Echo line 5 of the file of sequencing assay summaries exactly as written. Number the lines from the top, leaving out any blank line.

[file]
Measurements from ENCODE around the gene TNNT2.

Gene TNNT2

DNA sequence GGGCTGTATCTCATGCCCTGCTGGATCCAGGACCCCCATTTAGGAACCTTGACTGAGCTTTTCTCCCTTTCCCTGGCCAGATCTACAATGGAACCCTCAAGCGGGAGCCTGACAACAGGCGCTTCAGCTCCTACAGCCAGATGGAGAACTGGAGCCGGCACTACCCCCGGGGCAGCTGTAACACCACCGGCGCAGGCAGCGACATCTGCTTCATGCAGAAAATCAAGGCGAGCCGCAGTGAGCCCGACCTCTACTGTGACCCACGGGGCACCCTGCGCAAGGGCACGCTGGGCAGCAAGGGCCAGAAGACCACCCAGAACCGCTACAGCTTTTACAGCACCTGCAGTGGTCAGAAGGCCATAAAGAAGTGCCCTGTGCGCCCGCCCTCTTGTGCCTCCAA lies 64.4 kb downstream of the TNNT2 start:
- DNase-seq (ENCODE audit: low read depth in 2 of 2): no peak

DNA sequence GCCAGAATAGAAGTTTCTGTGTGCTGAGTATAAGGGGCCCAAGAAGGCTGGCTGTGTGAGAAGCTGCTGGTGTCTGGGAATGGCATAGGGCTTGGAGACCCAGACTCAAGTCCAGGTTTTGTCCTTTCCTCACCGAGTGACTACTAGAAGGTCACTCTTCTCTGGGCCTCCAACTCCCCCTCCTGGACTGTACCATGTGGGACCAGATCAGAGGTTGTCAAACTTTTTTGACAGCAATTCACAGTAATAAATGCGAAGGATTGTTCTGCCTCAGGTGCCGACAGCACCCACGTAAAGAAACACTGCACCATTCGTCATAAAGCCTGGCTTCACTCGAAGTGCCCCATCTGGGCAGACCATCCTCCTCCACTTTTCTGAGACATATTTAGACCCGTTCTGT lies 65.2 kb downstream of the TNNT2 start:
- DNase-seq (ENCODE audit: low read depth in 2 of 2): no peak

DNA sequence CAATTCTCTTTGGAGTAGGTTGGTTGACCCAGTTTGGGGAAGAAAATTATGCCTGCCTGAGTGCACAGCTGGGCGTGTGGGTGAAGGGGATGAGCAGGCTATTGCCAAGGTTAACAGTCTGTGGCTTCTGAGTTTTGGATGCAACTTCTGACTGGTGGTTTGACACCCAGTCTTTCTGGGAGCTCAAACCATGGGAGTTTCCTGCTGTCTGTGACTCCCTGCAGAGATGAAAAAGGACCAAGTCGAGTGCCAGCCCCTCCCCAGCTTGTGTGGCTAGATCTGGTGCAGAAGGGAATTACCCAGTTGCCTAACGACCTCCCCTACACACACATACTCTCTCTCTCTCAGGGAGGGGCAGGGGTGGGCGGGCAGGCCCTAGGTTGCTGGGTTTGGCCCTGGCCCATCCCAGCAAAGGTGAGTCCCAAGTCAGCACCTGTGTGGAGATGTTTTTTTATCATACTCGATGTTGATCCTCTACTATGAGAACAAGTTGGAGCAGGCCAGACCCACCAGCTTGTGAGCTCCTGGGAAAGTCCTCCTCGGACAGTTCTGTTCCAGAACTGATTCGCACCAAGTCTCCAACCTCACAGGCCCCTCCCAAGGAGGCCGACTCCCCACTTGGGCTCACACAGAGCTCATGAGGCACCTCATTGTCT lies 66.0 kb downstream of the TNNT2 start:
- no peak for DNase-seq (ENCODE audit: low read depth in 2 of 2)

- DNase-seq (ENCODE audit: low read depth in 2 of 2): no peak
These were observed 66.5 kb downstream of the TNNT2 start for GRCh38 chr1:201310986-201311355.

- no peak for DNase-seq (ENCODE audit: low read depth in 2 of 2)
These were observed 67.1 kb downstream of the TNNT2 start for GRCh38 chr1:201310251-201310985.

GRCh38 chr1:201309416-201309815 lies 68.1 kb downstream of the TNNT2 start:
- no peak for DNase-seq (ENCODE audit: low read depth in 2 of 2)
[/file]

DNA sequence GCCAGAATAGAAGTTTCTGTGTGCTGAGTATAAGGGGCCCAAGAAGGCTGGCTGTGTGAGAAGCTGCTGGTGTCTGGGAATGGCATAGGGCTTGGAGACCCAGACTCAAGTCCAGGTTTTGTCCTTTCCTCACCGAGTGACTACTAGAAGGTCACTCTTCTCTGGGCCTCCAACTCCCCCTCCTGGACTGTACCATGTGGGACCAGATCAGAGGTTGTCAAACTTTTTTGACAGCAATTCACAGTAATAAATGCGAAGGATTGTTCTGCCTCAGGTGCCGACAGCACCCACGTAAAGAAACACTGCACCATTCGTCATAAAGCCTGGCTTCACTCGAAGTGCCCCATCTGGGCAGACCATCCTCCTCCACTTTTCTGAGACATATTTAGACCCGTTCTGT lies 65.2 kb downstream of the TNNT2 start: